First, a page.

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NRA president discusses gun in schools on 'Meet the Press'

Last week, the CEO of the National Rifle Association, Wayne LaPierre, suggested that schools across the United States could be made safer if congressional action to assign armed police officers to public schools happened as soon as possible. Those comments were met with great criticism across the country and LaPierre's press conference has drawn a lot of criticism from people who watched it.

LaPierre went on NBC's 'Meet the Press' to explain his comments more and defend his thoughts on the mater and why he thinks tragic events like the Newtown, Conn., shootings can be avoided in the future.

“If it’s crazy to call for putting police and armed security in our school to protect our children, then call me crazy,” LaPierre said to 'Meet the Press' host David Gregory. “I think the American people think it’s crazy not to do it. I know [Newtown] wants to argue about gun control. It’s not going to work. It hasn’t worked.”

The topic drifted into the assault weapons ban that California Senator Dianne Feinstein is calling for. LaPierre thinks it is baseless, calling it a  “phony piece of legislation" that is “built on lies.”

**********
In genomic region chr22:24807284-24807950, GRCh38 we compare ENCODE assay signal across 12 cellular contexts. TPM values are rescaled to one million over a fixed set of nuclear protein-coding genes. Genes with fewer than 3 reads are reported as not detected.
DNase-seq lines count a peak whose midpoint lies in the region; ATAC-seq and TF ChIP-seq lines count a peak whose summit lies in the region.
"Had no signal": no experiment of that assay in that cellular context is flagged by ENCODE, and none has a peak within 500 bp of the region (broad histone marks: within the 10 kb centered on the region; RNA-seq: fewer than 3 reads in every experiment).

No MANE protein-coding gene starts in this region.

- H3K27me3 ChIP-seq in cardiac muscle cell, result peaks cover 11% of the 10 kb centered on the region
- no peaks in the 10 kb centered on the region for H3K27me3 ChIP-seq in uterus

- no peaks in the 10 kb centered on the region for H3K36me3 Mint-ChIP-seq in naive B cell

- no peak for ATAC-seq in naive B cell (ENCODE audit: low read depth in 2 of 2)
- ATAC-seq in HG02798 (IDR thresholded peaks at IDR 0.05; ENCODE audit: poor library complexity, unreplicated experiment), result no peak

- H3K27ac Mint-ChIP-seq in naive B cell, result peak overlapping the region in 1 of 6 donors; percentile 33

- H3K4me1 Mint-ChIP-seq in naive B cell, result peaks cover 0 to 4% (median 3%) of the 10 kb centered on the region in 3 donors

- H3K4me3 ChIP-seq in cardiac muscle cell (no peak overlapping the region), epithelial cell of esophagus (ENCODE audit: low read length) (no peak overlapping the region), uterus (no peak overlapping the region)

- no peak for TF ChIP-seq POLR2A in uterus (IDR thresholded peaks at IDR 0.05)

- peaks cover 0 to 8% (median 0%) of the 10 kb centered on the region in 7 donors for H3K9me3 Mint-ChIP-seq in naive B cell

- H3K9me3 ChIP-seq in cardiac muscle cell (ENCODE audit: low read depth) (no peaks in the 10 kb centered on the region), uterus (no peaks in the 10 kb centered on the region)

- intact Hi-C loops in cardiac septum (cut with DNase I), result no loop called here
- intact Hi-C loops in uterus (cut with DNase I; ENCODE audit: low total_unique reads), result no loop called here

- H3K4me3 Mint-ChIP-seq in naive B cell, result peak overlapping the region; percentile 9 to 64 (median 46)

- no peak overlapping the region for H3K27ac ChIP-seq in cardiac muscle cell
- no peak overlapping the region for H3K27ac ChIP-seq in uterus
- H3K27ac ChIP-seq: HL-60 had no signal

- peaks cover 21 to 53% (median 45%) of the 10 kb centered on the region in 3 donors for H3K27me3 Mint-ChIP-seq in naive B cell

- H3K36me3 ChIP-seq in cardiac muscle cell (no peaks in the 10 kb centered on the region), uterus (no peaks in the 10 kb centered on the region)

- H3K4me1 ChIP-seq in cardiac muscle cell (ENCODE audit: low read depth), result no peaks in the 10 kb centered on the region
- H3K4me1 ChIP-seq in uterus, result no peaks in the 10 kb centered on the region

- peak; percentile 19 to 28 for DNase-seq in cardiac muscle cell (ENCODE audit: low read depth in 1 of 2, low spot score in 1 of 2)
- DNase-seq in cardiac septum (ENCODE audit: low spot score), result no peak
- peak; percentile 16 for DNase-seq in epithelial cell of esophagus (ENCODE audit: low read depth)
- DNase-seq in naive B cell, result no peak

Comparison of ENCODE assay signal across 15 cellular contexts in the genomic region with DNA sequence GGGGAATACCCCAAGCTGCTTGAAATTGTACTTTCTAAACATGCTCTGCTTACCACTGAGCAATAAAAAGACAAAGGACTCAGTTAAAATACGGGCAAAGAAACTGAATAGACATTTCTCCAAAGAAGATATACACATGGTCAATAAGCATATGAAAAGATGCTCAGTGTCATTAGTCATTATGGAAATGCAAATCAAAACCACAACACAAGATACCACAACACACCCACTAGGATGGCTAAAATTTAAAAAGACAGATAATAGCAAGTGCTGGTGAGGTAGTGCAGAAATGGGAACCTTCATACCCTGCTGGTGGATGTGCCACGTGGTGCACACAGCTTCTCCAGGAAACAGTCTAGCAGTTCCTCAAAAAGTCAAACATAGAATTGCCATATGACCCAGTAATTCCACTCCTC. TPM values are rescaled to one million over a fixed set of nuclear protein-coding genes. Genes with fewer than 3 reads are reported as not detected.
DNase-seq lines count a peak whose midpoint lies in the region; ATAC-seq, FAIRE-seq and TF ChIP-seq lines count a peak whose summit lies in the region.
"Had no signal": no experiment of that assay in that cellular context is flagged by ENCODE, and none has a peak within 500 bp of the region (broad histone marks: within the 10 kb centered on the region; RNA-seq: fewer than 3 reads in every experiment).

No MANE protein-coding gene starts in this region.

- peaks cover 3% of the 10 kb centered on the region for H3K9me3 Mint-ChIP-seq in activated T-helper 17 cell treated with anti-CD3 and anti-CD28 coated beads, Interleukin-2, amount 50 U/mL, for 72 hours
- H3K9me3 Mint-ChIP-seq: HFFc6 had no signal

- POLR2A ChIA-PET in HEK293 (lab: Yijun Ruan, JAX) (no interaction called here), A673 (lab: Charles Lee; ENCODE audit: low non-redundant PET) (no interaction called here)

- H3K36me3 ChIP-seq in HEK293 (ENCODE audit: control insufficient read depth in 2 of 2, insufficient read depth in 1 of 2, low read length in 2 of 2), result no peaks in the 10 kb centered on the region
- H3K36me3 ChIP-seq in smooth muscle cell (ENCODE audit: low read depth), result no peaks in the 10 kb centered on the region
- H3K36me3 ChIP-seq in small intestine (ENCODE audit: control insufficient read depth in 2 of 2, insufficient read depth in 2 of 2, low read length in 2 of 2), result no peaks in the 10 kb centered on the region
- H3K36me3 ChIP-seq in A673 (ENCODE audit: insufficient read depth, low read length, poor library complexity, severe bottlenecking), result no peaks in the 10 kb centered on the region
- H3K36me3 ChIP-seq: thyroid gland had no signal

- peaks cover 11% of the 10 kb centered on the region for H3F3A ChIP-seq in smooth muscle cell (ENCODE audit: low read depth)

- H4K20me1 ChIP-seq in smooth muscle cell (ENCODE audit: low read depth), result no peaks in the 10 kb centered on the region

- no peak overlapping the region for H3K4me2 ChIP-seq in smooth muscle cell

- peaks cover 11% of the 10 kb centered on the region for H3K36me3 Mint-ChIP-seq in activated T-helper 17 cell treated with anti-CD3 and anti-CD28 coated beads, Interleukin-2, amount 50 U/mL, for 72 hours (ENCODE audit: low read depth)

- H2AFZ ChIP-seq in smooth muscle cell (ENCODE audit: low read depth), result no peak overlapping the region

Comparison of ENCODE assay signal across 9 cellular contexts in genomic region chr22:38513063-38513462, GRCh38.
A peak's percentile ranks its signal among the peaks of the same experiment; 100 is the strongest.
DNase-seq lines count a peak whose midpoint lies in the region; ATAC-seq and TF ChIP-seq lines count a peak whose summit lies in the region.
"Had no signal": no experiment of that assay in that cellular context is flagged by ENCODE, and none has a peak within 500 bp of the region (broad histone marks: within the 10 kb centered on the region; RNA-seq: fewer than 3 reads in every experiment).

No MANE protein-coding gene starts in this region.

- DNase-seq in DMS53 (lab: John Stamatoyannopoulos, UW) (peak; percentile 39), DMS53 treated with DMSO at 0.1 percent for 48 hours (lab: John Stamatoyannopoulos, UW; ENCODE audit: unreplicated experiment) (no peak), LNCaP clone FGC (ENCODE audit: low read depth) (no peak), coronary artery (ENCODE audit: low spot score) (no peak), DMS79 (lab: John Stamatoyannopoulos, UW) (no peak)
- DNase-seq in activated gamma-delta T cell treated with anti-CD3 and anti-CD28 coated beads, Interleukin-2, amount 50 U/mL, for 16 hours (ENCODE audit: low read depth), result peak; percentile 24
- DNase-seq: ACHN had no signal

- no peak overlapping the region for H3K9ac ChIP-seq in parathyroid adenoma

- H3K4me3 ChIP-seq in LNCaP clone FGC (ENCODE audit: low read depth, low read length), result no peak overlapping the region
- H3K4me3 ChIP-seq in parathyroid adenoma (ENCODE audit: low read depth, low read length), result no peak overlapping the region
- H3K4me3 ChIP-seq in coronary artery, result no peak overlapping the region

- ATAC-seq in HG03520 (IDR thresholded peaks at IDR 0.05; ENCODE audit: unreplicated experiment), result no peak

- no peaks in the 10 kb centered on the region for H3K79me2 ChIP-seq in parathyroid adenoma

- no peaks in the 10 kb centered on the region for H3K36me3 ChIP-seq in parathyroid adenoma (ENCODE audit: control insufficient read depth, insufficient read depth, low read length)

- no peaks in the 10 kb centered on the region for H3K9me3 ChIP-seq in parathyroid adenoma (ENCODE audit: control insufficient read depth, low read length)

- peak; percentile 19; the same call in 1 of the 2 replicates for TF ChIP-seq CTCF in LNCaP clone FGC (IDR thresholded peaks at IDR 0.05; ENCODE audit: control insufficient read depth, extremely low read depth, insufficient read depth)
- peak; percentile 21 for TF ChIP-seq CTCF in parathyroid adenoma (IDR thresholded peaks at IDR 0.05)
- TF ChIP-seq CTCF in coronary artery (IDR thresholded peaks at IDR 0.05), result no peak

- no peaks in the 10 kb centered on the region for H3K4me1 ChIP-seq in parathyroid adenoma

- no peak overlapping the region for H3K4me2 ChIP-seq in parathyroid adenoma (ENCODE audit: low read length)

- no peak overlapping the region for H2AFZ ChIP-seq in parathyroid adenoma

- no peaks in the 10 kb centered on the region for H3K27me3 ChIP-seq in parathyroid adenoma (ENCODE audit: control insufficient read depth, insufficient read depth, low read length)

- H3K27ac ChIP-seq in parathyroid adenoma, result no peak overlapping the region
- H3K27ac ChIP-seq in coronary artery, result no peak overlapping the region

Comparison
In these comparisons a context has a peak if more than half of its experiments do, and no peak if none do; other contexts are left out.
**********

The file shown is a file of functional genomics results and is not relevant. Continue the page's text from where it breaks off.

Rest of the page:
“It’s not going to make any kid safer,” he said. “We’ve got to get to the real problems, the real causes, and that’s what the NRA is trying to do. I don’t believe that’s going to make one difference. There are so many different ways to evade that even if you had that. You had that for 10 years when Dianne Feinstein passed that ban in ’94. It was on the books; Columbine occurred right in the middle of it. It didn’t make any difference.”

Gregory asked LaPierre is regulating high-capacity magazine clips would help cut down on shootings, which LaPierre said would not "make one difference." 

"But this is a matter of logic, Mr. LaPierre," Gregory said. "Because anybody watching this is going to say,  'Hey, wait a minute. I just heard Mr. LaPierre say that we should try anything that might reduce the violence. And you're telling me that it's not a matter of common sense that if you don't have an ability to shoot off 30 rounds without reloading, that, just possibly, you could reduce the loss of life?"

"I don't buy your argument for a minute," LaPierre said. "There are so many different ways he could've done it."

What do you think about this?

- Meet the Press (US)

Written by: Hamatosan
Dec 24th, 2012, 12:25 am

(Crazed Contributor)

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Message Posted On Dec 24th, 2012, 1:51 am

That last comment is asinine. Doesn't it stand to reason that if you make it where a shooter has to stop to reload, it might give potential victims to time to run, secure themselves, hide, maybe even take out the shooter? There are times when this pool of debate stirs (and I try not to wade in it), that it seems like the gun holders shift arguments simply to cover for not wanting to make any kind of sacrifice on their part, and that seems to be one. I can understand the freedom granted in having guns, but why is there this huge collective hard-on for them so much? I don't believe there's a coincidence that less gun cultured countries have fewer gun-related deaths.

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